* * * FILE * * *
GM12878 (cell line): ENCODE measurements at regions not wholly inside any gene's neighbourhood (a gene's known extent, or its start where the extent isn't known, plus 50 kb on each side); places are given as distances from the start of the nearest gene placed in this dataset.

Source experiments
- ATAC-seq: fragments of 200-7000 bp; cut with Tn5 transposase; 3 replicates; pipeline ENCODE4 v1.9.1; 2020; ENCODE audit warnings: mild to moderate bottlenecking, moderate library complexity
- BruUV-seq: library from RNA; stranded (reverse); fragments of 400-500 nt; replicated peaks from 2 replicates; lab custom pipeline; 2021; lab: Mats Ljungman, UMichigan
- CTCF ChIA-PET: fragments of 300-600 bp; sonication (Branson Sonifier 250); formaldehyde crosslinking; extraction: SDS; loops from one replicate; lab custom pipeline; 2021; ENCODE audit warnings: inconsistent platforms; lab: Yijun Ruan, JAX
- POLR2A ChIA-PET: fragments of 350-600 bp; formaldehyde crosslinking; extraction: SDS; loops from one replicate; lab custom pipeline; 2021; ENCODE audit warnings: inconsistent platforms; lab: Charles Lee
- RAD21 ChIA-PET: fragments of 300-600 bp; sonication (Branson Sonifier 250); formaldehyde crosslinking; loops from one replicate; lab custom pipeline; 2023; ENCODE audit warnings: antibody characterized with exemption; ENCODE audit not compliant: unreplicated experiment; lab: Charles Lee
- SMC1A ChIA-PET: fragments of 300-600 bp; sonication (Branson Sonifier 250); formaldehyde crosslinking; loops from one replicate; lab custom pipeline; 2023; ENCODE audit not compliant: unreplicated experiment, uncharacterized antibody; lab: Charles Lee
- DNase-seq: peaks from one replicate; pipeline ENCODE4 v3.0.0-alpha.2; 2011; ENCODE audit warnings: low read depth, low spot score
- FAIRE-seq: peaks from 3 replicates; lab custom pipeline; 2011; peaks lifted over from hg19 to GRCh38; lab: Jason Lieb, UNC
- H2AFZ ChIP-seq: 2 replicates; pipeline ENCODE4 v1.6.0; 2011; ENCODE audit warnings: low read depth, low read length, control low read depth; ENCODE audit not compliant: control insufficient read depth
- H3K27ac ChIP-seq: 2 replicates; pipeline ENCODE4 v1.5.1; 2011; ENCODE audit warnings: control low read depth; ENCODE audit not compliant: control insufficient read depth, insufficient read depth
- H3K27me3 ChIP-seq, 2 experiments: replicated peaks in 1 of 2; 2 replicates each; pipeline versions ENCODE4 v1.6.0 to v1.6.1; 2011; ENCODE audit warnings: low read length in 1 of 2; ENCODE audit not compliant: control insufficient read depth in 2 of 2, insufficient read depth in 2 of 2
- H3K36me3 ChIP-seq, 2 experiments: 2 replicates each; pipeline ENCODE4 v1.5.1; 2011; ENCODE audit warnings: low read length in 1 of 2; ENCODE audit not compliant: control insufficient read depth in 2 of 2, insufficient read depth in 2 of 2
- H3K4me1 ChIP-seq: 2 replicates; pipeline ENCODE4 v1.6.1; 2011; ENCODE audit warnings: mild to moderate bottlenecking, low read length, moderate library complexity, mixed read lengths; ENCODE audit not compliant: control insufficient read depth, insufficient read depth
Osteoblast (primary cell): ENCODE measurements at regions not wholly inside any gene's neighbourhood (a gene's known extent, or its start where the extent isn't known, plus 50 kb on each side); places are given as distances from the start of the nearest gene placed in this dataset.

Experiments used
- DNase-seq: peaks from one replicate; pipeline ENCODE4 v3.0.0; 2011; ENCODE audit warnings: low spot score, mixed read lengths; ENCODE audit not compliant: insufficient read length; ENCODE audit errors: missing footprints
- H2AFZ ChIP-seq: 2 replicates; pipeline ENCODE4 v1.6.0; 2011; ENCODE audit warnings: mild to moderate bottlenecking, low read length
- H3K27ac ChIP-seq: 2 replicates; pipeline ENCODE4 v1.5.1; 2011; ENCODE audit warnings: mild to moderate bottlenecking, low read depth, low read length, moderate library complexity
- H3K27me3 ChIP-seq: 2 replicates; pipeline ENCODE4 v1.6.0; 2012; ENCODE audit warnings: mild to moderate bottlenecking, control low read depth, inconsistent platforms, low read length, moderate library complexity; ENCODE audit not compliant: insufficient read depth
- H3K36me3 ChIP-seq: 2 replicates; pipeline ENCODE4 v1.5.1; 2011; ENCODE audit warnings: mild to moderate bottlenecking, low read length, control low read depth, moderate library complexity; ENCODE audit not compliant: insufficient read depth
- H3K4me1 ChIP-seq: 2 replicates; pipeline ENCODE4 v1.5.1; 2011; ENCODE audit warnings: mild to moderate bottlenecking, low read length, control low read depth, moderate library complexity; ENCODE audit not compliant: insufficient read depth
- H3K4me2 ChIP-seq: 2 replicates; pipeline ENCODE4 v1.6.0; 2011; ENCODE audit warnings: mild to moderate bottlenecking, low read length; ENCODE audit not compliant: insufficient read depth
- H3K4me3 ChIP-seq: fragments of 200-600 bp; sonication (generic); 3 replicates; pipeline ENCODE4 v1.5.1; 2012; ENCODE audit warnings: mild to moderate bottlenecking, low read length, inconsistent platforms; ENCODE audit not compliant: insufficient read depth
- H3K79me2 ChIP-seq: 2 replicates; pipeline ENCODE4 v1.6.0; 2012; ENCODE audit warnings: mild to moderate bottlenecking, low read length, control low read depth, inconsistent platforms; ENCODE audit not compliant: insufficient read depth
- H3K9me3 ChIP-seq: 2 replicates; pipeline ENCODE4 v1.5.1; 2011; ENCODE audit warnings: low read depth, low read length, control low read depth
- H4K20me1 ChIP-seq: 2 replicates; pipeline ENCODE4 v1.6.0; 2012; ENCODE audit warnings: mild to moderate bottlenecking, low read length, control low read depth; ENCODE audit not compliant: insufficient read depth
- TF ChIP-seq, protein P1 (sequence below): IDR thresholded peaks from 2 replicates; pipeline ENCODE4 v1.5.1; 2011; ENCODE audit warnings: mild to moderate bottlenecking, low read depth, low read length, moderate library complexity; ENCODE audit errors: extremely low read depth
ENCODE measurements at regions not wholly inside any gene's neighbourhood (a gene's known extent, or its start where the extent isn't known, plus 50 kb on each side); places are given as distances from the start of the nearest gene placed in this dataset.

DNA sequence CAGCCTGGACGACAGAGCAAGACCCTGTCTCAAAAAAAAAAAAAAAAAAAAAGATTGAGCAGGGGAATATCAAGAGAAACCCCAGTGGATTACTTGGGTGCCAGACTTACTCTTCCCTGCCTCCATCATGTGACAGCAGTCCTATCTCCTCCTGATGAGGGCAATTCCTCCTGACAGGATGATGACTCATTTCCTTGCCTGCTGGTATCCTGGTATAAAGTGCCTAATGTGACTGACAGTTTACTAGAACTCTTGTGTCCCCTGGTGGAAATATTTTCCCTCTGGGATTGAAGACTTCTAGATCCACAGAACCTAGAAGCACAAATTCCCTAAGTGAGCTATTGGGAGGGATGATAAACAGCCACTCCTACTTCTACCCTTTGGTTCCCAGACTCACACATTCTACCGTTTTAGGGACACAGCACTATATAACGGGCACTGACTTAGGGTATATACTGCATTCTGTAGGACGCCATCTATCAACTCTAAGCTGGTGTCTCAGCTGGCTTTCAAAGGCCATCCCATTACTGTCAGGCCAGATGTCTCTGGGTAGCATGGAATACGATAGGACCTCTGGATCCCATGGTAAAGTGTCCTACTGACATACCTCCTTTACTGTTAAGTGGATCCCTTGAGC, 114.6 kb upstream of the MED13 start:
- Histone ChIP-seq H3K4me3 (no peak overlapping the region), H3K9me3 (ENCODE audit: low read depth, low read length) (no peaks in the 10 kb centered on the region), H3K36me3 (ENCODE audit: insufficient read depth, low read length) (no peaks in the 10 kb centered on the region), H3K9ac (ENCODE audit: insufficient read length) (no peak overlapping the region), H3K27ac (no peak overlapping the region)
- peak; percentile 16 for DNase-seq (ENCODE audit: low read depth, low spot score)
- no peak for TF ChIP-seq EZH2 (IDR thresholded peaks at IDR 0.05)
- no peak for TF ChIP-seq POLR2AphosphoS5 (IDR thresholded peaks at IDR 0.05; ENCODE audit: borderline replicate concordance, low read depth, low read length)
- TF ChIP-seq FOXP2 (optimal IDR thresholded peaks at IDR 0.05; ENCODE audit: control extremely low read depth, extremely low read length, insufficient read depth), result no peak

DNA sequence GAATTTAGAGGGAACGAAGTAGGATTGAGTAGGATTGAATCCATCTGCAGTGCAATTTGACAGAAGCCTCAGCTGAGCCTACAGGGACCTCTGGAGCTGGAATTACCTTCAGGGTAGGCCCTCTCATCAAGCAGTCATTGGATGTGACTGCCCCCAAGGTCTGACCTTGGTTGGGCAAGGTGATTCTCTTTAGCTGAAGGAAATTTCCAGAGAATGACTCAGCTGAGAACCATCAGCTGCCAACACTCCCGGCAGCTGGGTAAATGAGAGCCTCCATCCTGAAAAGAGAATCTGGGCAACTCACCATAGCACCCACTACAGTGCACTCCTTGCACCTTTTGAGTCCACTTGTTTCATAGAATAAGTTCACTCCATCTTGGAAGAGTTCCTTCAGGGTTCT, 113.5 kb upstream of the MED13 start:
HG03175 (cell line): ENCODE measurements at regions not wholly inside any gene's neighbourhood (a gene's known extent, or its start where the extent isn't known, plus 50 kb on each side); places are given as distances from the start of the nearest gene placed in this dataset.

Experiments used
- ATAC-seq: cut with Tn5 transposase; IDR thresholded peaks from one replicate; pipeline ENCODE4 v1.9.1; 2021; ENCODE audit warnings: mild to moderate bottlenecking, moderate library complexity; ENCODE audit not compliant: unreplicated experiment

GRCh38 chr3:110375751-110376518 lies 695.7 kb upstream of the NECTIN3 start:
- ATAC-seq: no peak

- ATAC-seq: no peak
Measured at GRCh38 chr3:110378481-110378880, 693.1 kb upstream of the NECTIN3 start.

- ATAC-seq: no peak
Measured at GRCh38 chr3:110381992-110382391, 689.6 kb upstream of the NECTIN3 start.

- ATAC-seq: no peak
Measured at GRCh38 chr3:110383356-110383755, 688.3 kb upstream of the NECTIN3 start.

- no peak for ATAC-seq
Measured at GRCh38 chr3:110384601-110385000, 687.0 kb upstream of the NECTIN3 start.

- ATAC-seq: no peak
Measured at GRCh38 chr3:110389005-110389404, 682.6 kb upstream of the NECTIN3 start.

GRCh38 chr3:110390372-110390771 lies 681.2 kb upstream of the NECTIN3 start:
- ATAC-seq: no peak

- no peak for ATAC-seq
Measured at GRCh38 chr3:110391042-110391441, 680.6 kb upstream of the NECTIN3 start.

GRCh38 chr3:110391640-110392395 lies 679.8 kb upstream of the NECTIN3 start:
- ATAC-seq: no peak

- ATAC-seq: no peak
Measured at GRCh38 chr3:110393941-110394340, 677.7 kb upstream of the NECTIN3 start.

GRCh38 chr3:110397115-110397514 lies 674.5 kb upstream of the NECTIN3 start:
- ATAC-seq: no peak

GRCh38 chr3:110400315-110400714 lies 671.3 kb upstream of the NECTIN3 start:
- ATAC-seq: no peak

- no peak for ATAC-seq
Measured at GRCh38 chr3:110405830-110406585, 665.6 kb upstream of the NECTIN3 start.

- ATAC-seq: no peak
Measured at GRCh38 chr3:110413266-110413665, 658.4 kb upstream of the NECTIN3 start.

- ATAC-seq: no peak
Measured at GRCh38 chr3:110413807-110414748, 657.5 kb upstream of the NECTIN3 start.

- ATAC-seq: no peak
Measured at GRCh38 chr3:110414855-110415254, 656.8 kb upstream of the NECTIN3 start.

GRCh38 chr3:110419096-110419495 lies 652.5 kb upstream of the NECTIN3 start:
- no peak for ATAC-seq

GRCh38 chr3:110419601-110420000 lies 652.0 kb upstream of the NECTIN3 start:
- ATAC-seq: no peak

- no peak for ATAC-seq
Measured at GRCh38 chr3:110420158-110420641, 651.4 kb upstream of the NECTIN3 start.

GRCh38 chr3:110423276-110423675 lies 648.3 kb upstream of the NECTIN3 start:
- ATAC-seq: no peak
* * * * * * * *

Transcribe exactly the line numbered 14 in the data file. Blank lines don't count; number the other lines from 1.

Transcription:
- H3K36me3 ChIP-seq, 2 experiments: 2 replicates each; pipeline ENCODE4 v1.5.1; 2011; ENCODE audit warnings: low read length in 1 of 2; ENCODE audit not compliant: control insufficient read depth in 2 of 2, insufficient read depth in 2 of 2